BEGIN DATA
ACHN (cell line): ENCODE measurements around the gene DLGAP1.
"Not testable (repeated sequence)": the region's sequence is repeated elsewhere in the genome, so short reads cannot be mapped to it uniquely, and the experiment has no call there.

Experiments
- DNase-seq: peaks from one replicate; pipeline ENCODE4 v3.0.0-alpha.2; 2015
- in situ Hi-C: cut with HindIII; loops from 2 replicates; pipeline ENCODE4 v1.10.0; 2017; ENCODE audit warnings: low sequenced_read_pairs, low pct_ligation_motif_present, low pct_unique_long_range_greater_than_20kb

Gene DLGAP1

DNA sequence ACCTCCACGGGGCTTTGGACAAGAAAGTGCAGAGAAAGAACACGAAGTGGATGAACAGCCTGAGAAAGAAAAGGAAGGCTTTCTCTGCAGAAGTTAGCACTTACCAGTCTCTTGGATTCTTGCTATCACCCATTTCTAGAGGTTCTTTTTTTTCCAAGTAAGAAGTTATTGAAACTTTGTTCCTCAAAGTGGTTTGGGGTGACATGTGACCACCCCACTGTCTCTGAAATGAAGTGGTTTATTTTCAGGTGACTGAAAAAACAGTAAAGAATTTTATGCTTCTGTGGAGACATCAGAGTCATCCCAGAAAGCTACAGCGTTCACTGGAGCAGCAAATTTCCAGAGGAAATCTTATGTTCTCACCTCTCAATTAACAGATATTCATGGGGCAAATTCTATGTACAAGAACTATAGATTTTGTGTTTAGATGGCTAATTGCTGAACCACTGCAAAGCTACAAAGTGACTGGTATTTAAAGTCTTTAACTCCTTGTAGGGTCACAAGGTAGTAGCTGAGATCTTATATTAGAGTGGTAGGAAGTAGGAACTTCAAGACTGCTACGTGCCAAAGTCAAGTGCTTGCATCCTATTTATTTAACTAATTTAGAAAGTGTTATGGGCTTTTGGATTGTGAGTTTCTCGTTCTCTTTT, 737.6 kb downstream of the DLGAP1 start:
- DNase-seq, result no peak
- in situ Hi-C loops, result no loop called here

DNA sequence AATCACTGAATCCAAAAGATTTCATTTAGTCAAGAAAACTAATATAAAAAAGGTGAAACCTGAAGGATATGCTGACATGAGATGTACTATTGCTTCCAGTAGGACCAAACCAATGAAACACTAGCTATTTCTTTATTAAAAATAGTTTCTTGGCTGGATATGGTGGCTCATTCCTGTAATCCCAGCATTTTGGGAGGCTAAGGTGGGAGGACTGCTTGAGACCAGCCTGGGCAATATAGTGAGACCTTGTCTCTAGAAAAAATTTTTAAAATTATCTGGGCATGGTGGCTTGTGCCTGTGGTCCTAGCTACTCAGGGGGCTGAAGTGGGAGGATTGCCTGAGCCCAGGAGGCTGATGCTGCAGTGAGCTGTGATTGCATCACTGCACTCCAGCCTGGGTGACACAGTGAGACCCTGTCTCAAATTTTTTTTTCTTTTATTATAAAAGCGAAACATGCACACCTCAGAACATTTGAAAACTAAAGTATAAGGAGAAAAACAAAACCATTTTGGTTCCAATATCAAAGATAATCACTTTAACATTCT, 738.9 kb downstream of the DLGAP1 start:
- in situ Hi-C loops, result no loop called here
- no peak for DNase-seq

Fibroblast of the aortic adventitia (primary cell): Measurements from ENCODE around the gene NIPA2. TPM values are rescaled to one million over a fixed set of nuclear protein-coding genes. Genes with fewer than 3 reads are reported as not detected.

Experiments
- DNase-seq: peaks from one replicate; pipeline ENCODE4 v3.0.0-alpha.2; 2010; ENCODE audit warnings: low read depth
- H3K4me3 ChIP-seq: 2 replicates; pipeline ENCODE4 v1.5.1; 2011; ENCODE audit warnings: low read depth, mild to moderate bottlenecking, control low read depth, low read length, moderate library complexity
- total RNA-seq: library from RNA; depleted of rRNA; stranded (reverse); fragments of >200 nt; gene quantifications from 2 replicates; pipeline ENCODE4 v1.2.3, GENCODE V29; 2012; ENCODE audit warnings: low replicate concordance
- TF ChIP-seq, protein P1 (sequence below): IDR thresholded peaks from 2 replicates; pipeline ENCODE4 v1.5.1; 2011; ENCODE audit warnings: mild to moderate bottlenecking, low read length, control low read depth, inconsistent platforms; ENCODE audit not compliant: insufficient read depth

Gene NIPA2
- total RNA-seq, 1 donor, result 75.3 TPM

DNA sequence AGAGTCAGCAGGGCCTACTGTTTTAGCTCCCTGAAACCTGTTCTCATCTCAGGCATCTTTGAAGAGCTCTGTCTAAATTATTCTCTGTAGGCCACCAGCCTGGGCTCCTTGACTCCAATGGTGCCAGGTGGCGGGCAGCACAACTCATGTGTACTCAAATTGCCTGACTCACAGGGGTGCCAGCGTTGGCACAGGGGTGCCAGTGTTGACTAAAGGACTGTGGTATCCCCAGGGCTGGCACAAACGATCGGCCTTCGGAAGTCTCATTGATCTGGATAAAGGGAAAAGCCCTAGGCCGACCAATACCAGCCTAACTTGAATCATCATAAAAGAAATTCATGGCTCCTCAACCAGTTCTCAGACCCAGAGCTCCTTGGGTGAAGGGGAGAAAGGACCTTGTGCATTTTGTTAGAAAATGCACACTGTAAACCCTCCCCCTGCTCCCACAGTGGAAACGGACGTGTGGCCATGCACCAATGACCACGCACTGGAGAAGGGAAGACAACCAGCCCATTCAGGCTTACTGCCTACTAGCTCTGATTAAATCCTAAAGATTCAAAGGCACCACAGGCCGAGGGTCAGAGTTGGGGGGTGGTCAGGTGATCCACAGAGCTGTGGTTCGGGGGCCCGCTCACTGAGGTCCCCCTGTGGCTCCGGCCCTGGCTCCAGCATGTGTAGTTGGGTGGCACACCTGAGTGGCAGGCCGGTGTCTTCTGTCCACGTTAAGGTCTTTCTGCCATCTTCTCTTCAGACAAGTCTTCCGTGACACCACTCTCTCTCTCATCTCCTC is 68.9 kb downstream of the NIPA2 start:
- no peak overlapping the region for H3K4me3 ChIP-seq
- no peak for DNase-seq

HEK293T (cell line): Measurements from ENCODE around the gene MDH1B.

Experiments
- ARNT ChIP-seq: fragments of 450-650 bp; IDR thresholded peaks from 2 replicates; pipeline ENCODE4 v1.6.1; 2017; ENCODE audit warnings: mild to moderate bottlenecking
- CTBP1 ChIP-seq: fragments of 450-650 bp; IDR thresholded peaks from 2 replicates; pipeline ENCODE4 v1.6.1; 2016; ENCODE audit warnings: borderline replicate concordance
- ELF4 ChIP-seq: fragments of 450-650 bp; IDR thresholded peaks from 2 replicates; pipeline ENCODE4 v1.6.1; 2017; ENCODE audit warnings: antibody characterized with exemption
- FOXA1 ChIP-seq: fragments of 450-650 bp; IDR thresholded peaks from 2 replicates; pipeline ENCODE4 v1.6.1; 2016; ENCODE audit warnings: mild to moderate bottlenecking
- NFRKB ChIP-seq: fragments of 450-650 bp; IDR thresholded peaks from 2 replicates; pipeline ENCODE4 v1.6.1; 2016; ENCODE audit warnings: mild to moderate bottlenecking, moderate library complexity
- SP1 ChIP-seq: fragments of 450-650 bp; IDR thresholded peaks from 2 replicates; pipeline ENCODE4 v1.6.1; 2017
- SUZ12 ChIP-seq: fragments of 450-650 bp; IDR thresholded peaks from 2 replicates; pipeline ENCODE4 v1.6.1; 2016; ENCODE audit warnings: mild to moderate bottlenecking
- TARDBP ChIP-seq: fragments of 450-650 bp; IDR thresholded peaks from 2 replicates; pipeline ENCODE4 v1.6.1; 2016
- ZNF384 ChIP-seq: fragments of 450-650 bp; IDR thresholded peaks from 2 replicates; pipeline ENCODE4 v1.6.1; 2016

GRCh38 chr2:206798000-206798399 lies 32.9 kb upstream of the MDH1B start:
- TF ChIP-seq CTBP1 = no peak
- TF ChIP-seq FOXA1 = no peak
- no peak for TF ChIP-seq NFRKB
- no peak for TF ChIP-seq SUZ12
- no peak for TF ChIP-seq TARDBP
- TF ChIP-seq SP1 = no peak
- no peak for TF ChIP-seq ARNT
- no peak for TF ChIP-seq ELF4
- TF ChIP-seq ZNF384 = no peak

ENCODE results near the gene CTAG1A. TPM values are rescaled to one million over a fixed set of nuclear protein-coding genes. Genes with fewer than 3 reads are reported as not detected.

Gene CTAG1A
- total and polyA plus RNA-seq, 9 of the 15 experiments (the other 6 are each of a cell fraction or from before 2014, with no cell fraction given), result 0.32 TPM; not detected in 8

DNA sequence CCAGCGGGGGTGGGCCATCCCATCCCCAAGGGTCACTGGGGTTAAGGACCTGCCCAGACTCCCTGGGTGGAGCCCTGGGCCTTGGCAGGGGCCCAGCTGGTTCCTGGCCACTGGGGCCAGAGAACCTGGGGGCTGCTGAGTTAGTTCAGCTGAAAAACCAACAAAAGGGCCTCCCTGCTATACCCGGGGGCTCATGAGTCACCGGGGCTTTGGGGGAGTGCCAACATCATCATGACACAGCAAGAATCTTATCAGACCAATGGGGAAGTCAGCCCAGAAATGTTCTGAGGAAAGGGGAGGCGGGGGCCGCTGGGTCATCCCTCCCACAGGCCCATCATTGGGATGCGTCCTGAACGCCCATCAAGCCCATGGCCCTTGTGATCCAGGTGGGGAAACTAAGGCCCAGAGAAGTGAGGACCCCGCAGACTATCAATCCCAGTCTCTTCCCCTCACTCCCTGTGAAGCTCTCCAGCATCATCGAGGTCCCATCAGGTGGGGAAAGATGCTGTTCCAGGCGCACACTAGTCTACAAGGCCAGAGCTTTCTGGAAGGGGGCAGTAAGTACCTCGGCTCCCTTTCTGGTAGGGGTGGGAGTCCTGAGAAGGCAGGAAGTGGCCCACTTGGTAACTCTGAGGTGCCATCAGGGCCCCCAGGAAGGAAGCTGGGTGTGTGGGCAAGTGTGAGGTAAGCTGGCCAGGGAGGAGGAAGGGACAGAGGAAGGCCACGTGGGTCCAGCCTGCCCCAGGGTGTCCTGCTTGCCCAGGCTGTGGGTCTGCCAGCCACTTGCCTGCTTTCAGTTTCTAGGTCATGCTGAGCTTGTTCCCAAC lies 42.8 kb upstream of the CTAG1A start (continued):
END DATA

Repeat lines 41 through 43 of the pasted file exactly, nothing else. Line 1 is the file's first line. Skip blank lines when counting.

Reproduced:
- TF ChIP-seq SP1 = no peak
- no peak for TF ChIP-seq ARNT
- no peak for TF ChIP-seq ELF4